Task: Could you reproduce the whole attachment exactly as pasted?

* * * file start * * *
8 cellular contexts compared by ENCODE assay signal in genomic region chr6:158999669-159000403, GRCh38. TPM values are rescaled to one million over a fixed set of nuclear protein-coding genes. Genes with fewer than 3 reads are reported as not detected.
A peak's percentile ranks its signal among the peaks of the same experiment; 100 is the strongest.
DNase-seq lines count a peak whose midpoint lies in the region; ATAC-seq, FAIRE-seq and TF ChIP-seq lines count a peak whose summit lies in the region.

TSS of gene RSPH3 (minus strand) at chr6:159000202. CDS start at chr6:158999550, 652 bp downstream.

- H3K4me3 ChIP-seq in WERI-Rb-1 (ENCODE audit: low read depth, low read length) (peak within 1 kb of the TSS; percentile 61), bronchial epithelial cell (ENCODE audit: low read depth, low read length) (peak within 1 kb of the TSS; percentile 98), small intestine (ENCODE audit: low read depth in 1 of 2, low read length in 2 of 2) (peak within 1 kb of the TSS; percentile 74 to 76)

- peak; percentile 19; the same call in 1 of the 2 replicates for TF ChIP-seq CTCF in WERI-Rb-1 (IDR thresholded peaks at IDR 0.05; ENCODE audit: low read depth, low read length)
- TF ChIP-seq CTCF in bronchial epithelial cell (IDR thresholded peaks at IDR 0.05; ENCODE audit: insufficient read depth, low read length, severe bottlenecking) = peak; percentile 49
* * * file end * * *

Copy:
8 cellular contexts compared by ENCODE assay signal in genomic region chr6:158999669-159000403, GRCh38. TPM values are rescaled to one million over a fixed set of nuclear protein-coding genes. Genes with fewer than 3 reads are reported as not detected.
A peak's percentile ranks its signal among the peaks of the same experiment; 100 is the strongest.
DNase-seq lines count a peak whose midpoint lies in the region; ATAC-seq, FAIRE-seq and TF ChIP-seq lines count a peak whose summit lies in the region.

TSS of gene RSPH3 (minus strand) at chr6:159000202. CDS start at chr6:158999550, 652 bp downstream.

- H3K4me3 ChIP-seq in WERI-Rb-1 (ENCODE audit: low read depth, low read length) (peak within 1 kb of the TSS; percentile 61), bronchial epithelial cell (ENCODE audit: low read depth, low read length) (peak within 1 kb of the TSS; percentile 98), small intestine (ENCODE audit: low read depth in 1 of 2, low read length in 2 of 2) (peak within 1 kb of the TSS; percentile 74 to 76)

- peak; percentile 19; the same call in 1 of the 2 replicates for TF ChIP-seq CTCF in WERI-Rb-1 (IDR thresholded peaks at IDR 0.05; ENCODE audit: low read depth, low read length)
- TF ChIP-seq CTCF in bronchial epithelial cell (IDR thresholded peaks at IDR 0.05; ENCODE audit: insufficient read depth, low read length, severe bottlenecking) = peak; percentile 49